There are two sections of Linaria; one hardy
perennials, the other hardy annuals, they vary
in height from one or two inches to a foot and
a half; their flowers, which appear from May to
September, are of several distinct colours.
The perennial Linarias are to some extent rockery
plants; but most of them will grow in any light
and rather dry soil, and some may be made quite
happy in the mortar of an old wall.
has an inclination to disappear from the place
in which they were planted, and spring up, sometimes
in a troublesome manner, in a new site. The best
of the garden Toadflaxes
Three or four inches, with small tailed flowers
of a most charming contrast of orange and violet.
It has a sad way of disappearing and not breaking
up in a new place.
L. Cymbalaria (Kenilworth Ivy, Creeping Toadflax).
Has long running thread-like stems, and tiny purple
and pale yellow flowers.
It needs a warning note,
as it sometimes spreads so rapidly as to become
a pestilent weed.
On an old wall, where it can
spread without invading anything else, it is charming,
but in rockeries and borders it may be an inextricable
There is a fine white-flowered variety
L. Dalmatica or Macedonica.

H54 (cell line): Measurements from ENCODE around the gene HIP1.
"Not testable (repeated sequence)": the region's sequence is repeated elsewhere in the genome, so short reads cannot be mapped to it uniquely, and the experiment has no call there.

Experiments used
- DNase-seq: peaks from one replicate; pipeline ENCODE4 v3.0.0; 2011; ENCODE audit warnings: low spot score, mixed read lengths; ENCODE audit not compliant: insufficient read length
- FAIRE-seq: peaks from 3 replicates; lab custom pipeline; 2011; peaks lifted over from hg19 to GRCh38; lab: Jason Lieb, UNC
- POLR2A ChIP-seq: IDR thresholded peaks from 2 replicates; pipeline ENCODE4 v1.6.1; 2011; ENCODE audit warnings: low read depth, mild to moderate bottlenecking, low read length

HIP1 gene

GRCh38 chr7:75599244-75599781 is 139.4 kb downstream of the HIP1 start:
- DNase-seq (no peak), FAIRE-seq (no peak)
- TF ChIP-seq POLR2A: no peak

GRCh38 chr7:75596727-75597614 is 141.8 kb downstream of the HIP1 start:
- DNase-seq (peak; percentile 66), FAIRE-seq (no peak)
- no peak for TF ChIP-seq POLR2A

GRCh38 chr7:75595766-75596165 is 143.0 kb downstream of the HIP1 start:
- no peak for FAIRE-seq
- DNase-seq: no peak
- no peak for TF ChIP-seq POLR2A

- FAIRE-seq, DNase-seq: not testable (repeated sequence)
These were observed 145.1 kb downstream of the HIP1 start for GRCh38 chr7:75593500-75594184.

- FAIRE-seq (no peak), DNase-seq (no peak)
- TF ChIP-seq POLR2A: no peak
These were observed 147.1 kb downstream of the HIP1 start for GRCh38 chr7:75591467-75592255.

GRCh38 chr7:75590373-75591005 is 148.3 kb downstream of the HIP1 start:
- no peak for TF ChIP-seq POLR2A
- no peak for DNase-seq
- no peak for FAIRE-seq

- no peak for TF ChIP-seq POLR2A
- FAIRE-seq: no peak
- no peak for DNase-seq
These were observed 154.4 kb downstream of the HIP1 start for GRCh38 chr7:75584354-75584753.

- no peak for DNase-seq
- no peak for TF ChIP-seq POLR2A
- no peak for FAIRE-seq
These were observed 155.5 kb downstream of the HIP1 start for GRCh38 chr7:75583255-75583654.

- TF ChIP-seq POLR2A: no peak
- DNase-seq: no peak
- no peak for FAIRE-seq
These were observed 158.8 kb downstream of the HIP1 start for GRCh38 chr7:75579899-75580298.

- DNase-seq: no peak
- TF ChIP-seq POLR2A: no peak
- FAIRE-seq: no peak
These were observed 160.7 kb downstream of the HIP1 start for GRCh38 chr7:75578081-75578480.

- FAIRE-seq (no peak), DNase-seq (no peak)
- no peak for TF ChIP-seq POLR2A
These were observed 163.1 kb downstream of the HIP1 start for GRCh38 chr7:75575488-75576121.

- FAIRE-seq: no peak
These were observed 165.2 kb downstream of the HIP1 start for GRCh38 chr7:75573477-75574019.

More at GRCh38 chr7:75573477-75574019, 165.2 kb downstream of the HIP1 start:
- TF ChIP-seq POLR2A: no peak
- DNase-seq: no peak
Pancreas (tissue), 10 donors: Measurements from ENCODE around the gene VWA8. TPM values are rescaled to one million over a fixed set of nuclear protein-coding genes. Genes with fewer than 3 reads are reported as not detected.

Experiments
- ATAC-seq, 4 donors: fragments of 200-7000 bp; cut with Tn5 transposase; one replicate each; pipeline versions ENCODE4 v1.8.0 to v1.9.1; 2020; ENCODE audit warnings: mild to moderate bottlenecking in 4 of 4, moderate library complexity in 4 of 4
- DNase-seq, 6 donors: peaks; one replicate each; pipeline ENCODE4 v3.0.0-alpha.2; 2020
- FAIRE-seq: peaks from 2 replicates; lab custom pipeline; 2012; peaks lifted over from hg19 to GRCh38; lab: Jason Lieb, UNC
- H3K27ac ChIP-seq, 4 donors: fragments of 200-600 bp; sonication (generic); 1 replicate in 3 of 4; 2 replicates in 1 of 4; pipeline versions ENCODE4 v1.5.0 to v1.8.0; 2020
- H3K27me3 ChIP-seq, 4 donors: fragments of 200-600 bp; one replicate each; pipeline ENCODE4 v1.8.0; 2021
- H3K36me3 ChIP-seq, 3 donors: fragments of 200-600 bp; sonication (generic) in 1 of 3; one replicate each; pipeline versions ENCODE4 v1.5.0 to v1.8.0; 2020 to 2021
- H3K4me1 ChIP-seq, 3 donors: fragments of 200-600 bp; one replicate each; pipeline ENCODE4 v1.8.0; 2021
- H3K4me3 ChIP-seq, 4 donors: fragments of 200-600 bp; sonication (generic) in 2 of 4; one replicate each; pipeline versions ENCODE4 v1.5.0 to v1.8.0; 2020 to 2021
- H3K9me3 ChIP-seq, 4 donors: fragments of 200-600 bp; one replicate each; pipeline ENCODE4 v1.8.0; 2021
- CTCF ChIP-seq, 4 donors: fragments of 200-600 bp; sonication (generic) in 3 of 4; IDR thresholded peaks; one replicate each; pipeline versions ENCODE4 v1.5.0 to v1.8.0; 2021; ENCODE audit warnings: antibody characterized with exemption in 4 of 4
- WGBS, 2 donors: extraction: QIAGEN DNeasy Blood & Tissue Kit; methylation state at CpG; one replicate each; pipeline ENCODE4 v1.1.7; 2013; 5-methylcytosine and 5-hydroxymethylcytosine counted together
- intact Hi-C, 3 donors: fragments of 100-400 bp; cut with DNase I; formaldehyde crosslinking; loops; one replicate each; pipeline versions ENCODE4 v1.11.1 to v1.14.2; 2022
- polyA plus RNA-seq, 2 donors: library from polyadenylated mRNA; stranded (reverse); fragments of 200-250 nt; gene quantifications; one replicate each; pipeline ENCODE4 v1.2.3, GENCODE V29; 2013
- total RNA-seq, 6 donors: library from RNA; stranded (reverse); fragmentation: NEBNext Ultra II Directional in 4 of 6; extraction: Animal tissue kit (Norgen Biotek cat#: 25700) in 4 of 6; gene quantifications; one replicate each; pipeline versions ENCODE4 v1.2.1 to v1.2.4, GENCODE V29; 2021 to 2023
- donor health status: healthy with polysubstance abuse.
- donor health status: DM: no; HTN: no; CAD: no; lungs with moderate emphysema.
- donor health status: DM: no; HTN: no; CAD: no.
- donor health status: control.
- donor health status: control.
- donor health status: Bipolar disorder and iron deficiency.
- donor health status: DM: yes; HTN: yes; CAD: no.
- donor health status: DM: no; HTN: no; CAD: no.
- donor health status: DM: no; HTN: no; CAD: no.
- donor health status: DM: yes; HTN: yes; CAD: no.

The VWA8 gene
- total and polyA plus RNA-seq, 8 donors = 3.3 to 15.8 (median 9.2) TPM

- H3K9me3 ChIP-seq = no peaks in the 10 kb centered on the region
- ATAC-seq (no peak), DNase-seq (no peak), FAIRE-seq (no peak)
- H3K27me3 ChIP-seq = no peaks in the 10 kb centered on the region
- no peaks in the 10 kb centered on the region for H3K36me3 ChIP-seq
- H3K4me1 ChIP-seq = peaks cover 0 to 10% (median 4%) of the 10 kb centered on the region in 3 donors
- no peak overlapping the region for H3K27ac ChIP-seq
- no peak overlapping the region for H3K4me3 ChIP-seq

Grows about eighteen inches high. It has sulphur
yellow flowers. Requires dry, well-drained soil.
L. Repens Alba (“Snowflake”).
A foot high. Flowers pure white, in spikes, continuing
through the summer.
L. Vulgaris (peloria).
Eighteen inches. Flowers yellow, in spikes, resembling
All these sorts should be planted between the
winter and the first stirring of vegetation; the
month of March is the appointed time for average
soils and climates.
After a couple of years the plants will want revision,
and division or replacement, as the case may be.
The annual Linarias resemble the perennial in
the characteristic shape of the flowers, but the
growth is slighter and the individual blossoms
The best kinds are bipartita spendida purple;
Moroccana, varying from crimson to chocolate brown;
and strains with white and light yellow flowers.
These should be sown with all the hardy annuals
at the end of March or early in April; the seed
is very minute, and needs careful handling.
Patches in borders are the best situations for
Linaria; avoid “mixed” seed, and keep
each patch to a separate colour.
Cover the seed lightly and thin out rigorously.
See also : Toad Flax